The skies over Robinson Preserve on Friday were filled with vultures after an attack by red tide this week left thousands of mullet dead.
It happened over a time period when for the first time in weeks, the Florida Fish and Wildlife Conservation Commission reported an increase in the presence of Karenia brevis, the organism responsible for red tide, though concentrations were still running in the medium category.
The “medium” presence hasn’t changed for Manatee County’s offshore waters following Friday’s update, but FWC is reporting a 5-25-percent decrease from the Dec. 5 update.
Park rangers, staff and volunteers were on hand Friday hauling bucket loads of dead fish from Robinson Preserve’s waterways. Crews on boats plucked the dead fish from the water and loaded them into plastic 5-gallon buckets and hauled them to shore so they could be dumped into tractor buckets.
The fish were first hauled to a nearby dumpster but that quickly filled up. Workers then hauled the corpses to another area of the preserve for later pickup.
“I’ve never seen it this bad,” said volunteer Sam Starrett, who has been a park volunteer since Robinson Preserve opened in 2008. “I’ve seen fish kills in here before, but nothing like this. It’s too bad.”
Manatee County Parks and Natural Resources took to its Facebook page Friday morning to notify the public of the cleanup. While Robinson Preserve’s trails remained opened, officials also advised people to “take this opportunity to visit neighboring preserves” not affected by red tide, like Emerson Point in Palmetto.
Despite the posting and news of the red tide outbreak within the preserve, it didn’t stop visitors from coming. It didn’t take long when entering the park’s northern entrance to begin picking up the scent of dead fish and red tide. The deeper people walked, the more prevalent the odor and by the time anyone reached the watch tower, the sights associated with the smell became apparent.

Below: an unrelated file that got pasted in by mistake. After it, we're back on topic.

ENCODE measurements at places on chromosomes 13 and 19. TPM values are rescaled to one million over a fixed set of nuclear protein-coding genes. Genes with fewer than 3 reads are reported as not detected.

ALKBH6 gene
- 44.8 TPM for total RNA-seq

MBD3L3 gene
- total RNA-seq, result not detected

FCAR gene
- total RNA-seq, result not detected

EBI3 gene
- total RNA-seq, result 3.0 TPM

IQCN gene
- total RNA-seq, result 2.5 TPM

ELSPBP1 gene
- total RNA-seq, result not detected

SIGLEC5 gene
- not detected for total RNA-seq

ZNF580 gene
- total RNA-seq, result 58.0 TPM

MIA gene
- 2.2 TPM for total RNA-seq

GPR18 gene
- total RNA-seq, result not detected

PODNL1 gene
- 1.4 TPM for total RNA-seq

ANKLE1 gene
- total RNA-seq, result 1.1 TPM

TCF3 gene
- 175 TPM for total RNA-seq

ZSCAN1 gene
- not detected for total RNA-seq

“It’s heartbreaking,” said Helen Lewis, a 22-year resident who has taken thousands of photographs in Robinson Preserve during her daily visits. “It’s unbelievable what the government allows to be done to put this red tide on steroids. I was crying last night because of this. I just love nature so much and this is just so sad, so heartbreaking.”
Parks and Natural Resources Director Charlie Hunsicker said red tide getting into the preserve, “Is no mystery, although disappointing to see it come in like a fog and meandered back to our backwaters. But even the level of mortality is spotty through the preserve. It’s very heavy in some locations and not in others.”
Hunsicker said it’s important to get the cleanup done quickly to avoid having the dead fish take even more oxygen out of the water during the decomposition process.
“We want to avoid that double whammy of red tide effects and the extraction of oxygen during decomposition, which can make the matter worse,” Hunsicker said. “We are trying to avoid that one-two combination punch, which has really dramatically changed our living coastal environment in both plants and animals.”
While the site of a massive fish kill and the ensuing cleanup can be visibly dramatic for the public, Hunsicker said, “This is not an extinction event by any means. You can believe that Mother Nature’s evolution with these fish has seen them deal with this before and they will deal with it again in the future. “
The long-term impacts of this red tide event, which began last October and hit Manatee County by summer, will take some time to evaluate.
Hunsicker said it took two years to revover from a 2005 red tide event that left a dead zone in the Gulf of Mexico the size of Rhode Island.
“So when talking about the long-term, that’s whole another essay,” he said.
Staff writer Ryan Callihan contributed to this story.